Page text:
For the first time since 2004, GM’s latest recalls have moved the total industry tally – and it’s not even June – to north of 22.4 million, more than in any calendar year in the US.
With the latest four recalls, General Motors has grown its own total of vehicles called back for repairs to at least 15 million vehicles, after the high profile recall surrounding the 2.6 million cars equipped with faulty ignition switches, linked to 13 deaths and 42 crashes.
“These are all issues that deserve some level of attention but probably wouldn’t have received any attention in the old regime and just shows that the threshold of what they will consider worthy of a recall has been lowered substantially,” said Karl Brauer, a senior analyst with auto researcher Kelley Blue Book.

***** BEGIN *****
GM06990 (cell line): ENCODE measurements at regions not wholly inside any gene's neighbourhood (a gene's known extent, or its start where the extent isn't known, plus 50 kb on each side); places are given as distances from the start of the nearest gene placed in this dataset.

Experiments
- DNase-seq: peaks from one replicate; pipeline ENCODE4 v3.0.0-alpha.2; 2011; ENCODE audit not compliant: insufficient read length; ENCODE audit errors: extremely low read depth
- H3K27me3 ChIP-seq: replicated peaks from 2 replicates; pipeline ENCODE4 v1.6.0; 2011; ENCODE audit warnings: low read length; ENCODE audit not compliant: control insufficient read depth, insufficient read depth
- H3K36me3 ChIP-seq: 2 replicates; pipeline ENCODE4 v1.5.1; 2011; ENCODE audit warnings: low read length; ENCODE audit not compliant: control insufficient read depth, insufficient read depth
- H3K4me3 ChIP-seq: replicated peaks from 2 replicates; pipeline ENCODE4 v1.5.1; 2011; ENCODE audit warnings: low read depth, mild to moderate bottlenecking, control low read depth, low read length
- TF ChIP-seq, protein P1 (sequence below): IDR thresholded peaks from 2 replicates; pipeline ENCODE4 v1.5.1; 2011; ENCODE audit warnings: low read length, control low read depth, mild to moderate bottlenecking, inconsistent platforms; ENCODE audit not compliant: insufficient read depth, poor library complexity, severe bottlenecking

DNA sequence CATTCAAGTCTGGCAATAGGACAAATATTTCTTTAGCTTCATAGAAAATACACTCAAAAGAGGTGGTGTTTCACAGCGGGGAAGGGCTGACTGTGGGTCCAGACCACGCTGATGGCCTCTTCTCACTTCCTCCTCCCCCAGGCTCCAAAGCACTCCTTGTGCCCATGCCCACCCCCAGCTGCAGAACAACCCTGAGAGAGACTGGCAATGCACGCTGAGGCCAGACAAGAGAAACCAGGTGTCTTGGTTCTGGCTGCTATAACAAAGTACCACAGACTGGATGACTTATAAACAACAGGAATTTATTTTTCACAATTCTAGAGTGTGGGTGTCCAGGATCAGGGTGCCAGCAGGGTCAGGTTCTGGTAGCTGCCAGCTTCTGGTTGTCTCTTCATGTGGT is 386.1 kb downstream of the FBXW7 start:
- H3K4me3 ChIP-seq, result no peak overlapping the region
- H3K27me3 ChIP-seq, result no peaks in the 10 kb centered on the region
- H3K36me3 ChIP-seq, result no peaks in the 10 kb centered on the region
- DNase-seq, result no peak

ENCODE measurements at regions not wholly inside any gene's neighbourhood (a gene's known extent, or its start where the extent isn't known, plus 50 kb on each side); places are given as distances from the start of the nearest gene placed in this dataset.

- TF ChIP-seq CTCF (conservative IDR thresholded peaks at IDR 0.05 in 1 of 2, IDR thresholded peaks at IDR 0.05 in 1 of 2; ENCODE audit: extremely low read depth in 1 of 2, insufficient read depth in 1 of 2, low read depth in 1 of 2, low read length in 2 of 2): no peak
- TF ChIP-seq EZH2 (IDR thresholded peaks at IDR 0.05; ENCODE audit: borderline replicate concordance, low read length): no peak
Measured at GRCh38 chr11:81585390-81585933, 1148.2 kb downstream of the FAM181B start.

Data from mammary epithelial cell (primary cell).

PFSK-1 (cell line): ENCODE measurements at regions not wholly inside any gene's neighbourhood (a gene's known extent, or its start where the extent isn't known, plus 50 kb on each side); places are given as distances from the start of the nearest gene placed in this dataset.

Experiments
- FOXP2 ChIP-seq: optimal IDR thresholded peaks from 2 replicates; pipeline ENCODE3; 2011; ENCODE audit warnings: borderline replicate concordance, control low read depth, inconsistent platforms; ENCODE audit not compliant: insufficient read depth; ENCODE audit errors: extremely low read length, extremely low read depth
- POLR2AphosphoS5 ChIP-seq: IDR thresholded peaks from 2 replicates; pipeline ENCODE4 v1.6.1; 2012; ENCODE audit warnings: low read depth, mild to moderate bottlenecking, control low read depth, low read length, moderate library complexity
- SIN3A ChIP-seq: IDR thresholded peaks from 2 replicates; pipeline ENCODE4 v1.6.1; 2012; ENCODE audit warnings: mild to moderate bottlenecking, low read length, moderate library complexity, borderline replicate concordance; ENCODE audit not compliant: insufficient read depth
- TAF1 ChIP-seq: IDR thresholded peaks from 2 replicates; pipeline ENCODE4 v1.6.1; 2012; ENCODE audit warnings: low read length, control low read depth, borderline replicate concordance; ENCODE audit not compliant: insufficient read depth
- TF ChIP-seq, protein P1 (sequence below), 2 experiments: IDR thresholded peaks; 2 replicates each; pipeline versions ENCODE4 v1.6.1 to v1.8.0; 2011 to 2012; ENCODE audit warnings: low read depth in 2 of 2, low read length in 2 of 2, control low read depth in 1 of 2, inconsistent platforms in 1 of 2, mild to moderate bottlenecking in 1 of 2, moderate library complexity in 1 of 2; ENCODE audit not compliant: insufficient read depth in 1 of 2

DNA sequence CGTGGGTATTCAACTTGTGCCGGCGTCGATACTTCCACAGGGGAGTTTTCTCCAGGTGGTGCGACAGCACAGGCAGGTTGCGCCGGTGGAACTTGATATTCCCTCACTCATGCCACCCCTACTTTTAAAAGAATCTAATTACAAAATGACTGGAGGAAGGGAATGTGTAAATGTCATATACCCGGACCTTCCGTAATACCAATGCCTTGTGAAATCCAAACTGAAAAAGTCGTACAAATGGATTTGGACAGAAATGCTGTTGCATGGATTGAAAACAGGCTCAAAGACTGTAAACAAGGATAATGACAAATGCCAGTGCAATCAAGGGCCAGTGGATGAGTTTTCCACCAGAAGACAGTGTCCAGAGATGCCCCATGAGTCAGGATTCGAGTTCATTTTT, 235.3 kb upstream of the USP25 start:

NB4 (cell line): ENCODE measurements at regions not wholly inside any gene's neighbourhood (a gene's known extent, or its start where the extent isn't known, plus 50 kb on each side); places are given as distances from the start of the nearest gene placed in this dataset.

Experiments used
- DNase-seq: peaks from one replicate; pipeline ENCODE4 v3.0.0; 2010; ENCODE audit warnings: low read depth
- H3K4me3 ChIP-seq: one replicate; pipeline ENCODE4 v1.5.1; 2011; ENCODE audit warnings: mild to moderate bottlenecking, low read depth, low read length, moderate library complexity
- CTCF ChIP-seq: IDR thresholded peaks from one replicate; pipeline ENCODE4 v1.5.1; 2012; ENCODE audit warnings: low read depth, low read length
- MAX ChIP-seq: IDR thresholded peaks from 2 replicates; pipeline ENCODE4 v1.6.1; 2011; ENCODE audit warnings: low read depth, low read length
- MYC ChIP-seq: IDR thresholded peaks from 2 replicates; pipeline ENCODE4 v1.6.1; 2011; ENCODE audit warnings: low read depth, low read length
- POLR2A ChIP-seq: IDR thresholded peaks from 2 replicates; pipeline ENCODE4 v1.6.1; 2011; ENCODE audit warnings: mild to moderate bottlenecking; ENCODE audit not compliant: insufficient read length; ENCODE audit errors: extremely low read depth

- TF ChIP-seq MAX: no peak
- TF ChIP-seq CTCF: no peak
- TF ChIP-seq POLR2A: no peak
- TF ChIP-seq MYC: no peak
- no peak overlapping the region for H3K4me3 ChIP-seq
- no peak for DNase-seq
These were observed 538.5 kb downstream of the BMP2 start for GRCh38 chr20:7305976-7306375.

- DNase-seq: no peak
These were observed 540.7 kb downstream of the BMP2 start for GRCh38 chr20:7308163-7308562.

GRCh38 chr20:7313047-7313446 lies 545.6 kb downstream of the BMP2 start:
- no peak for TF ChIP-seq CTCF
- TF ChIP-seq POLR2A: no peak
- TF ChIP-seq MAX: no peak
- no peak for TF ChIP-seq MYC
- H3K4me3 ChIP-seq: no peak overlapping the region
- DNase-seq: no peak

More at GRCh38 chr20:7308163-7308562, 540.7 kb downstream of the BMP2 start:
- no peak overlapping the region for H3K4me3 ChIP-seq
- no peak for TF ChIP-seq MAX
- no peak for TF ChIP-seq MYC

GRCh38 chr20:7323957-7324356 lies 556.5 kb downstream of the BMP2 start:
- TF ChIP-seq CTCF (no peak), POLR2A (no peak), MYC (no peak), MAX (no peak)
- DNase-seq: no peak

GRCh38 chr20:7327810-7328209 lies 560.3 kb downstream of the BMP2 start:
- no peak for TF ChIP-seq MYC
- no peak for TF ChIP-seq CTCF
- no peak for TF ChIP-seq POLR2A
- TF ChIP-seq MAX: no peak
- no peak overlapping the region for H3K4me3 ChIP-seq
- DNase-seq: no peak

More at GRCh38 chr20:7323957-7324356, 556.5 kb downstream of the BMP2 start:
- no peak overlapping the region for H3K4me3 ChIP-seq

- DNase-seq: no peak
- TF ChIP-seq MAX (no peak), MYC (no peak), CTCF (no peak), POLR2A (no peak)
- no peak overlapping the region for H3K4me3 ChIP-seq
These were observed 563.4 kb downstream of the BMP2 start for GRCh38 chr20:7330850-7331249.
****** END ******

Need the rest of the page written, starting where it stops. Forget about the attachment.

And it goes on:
According to the US National Highway Traffic Safety Administration records, the previous “best” year for recalls at General Motors was 2004, when the company called back for repairs 10.7 million units. Now, through mid-May, the tally is actually bigger than the previous years combined.
Meanwhile, total recalls in the United States in 2013 reached only around 22 million vehicles, while the previous negative record for the automotive industry was achieved in 2004, with a tally of 30.8 million cars.